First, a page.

Back to the main point. Like money grubbing, technophilia might quiet the desperate search for meaning temporarily, since there’s always more of both to acquire. Can’t get enough, ever. But after even partial acquisition, the soul feels strangely dissatisfied and disquieted. Empty, one might even say. So out roving into the public sphere one goes, seeking and pursuing something to fill one’s time and appetites. Curiously, many traditional solutions to this age-old problem taught the seeker to probe within as an alternative. Well screw that! In the hyper-connected 20th-century world, who has time for that measly self-isolation? More reified Cheerios!

/rant off

Comments
  1. cafebedouin says:

    Mass media probably started with the printing press. Do you think of books as technology?

    Strip away radio, TV, computers and the Internet, people would move back to things that were common before. Without electricity, it’s easy to imagine a mass return to bars, social clubs and churches. People would play board games and cards. Some would read a lot more books. The only change would be there would be a lot less mass media and mass mind. But, is it better to have thousands of ponds or thousands of schools of fish in an ocean? Depends, probably, on what you think of as “good”.

    I know a few people that always have to have a television or radio on, because they don’t want to spend time thinking their own thoughts. I imagine games and “technology” more generally, could be used in the same way. But, strangely, I don’t know any that are hiding from themselves that I would consider “technophiles”. Could you lose yourself in learning to program? Sure. But, is it different than losing yourself when reading a work of fiction? Or watching a movie?

    What is the difference, say, in someone that always has the radio on, someone that spends all their free time “making” – whether needlepoint, model trains or whatever, someone engaged in say training for a marathon/bodybuilding, someone with literary ambitions, etc.? Is technology the thread here?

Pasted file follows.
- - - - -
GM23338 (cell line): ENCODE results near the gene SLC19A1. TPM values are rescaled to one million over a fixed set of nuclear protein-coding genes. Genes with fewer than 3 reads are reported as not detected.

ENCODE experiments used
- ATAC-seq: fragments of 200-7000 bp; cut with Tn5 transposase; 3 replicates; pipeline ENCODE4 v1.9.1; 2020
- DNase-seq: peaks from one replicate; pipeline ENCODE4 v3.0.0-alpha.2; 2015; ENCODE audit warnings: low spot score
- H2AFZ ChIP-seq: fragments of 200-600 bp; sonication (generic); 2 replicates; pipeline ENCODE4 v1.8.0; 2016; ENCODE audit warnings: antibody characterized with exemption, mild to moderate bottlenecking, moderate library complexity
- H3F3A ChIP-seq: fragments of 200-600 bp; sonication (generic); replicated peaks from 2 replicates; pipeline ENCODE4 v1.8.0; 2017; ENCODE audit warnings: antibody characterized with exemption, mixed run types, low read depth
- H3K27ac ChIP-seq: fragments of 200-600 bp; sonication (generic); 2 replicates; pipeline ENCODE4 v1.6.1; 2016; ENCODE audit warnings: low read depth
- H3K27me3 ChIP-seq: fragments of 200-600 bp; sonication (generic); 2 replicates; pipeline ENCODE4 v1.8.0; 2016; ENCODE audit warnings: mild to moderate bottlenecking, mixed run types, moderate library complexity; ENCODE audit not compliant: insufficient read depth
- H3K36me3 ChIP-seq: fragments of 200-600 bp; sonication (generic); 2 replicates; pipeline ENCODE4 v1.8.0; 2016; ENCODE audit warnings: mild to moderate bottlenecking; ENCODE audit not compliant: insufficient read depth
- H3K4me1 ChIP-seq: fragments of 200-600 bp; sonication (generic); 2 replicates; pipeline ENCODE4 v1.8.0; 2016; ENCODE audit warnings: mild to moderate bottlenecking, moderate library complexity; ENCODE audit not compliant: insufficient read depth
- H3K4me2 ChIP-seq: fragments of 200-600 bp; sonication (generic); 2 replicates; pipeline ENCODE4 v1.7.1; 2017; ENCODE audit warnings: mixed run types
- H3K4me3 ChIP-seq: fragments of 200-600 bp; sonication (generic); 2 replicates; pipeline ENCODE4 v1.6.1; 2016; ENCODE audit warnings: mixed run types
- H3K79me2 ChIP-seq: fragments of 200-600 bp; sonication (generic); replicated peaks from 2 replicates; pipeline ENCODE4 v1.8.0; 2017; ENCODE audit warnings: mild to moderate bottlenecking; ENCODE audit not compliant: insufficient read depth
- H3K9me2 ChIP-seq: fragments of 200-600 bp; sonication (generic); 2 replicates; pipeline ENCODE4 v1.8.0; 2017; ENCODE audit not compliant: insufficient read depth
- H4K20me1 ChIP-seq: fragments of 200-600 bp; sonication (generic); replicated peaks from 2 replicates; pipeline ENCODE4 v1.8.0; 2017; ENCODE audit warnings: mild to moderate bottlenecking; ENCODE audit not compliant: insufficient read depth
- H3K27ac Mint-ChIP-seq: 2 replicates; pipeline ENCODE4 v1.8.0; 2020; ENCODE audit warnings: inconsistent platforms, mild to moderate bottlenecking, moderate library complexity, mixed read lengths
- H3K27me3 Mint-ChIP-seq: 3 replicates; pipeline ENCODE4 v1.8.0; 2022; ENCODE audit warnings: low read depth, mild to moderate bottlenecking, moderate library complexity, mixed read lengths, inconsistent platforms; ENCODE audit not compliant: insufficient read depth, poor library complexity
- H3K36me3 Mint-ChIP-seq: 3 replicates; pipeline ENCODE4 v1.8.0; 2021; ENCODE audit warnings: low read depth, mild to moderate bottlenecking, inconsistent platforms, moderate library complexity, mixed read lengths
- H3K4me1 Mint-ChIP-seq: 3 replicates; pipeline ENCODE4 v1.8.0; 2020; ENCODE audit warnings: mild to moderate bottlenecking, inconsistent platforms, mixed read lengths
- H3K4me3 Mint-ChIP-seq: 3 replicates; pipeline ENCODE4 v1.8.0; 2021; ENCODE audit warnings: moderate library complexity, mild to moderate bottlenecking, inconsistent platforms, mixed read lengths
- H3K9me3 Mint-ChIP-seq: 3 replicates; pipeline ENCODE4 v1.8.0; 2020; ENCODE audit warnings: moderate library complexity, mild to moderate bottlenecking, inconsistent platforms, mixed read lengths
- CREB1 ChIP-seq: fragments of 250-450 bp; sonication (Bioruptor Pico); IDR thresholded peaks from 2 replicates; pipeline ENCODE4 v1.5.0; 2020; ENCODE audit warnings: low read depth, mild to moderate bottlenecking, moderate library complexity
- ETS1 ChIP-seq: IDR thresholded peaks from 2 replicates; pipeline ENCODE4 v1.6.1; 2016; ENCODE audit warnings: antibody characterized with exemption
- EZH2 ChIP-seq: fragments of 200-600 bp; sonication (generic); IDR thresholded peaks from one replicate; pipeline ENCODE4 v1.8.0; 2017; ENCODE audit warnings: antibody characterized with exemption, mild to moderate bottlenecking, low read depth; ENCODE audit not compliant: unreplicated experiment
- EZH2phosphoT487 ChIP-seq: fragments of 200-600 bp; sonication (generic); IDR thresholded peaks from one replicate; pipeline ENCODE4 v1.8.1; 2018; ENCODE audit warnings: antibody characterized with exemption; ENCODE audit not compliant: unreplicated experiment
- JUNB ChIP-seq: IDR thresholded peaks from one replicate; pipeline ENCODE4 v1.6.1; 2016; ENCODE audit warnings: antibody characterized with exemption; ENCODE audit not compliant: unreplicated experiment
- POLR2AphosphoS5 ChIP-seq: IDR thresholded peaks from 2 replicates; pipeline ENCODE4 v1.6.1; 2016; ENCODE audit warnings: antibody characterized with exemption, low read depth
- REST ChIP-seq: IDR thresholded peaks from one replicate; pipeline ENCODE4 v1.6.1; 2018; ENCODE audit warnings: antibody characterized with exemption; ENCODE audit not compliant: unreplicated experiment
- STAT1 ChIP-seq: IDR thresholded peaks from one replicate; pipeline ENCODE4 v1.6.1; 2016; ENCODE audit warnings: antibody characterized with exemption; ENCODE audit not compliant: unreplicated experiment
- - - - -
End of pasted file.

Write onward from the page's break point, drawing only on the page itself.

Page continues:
The Unabomber called these “surrogate activities”, or artificial goals created because people don’t have to struggle to survive. When I read through this, I keep wondering whether this is a “technology” problem or whether it’s a larger problem that, even without electricity, most of modern life is devoid of meaning. And, is your critique really about this deeper issue?

    • Brutus says:

      Thanks for your comment. You pose lots of questions, but I daresay you’re not seeking answers to most. The cheerleaders I’m blogging about are those who have enthusiastically embraced and now proselytize for digital media that have been made more widely available to rank-and-file individuals who fall outside the legacy or corporate media. The upsides to digital media are low cost and wide reach, but the downsides relate to distortion fields that make content biased (sometimes woefully so) and destructive to both the creator and the consumer. Phrases like “lost down the rabbit hole” and “four hours I’ll never get back” and “cancelled by the online mob” attest to plenty who recognize plenty of traps to avoid.

      As to deeper meaning or its lack, yeah, I’ve been blogging about that over time. I’ve disclaimed the nostalgic frame in the past yet can’t escape the irksome sense that degradation piles up far faster than wholesome antidotes if one is fortunate to develop them.